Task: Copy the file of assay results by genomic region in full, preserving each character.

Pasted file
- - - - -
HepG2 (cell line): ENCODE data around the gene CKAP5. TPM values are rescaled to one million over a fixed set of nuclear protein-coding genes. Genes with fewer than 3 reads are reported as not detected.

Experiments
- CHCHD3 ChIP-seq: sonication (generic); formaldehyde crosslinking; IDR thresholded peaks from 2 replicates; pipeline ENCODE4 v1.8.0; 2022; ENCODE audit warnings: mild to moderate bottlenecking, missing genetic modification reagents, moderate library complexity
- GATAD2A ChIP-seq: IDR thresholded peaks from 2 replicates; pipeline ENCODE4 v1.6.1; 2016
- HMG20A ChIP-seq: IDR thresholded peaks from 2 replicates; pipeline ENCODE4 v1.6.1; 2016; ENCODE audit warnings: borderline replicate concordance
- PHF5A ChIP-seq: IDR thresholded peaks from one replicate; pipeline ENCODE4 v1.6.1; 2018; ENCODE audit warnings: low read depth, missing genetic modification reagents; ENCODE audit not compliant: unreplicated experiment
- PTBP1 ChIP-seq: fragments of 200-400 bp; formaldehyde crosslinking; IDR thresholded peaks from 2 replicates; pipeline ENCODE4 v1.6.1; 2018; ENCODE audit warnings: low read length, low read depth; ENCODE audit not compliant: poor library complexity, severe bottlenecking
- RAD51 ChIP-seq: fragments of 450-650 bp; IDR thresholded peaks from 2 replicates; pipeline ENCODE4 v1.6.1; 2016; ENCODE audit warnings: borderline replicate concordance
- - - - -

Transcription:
HepG2 (cell line): ENCODE data around the gene CKAP5. TPM values are rescaled to one million over a fixed set of nuclear protein-coding genes. Genes with fewer than 3 reads are reported as not detected.

Experiments
- CHCHD3 ChIP-seq: sonication (generic); formaldehyde crosslinking; IDR thresholded peaks from 2 replicates; pipeline ENCODE4 v1.8.0; 2022; ENCODE audit warnings: mild to moderate bottlenecking, missing genetic modification reagents, moderate library complexity
- GATAD2A ChIP-seq: IDR thresholded peaks from 2 replicates; pipeline ENCODE4 v1.6.1; 2016
- HMG20A ChIP-seq: IDR thresholded peaks from 2 replicates; pipeline ENCODE4 v1.6.1; 2016; ENCODE audit warnings: borderline replicate concordance
- PHF5A ChIP-seq: IDR thresholded peaks from one replicate; pipeline ENCODE4 v1.6.1; 2018; ENCODE audit warnings: low read depth, missing genetic modification reagents; ENCODE audit not compliant: unreplicated experiment
- PTBP1 ChIP-seq: fragments of 200-400 bp; formaldehyde crosslinking; IDR thresholded peaks from 2 replicates; pipeline ENCODE4 v1.6.1; 2018; ENCODE audit warnings: low read length, low read depth; ENCODE audit not compliant: poor library complexity, severe bottlenecking
- RAD51 ChIP-seq: fragments of 450-650 bp; IDR thresholded peaks from 2 replicates; pipeline ENCODE4 v1.6.1; 2016; ENCODE audit warnings: borderline replicate concordance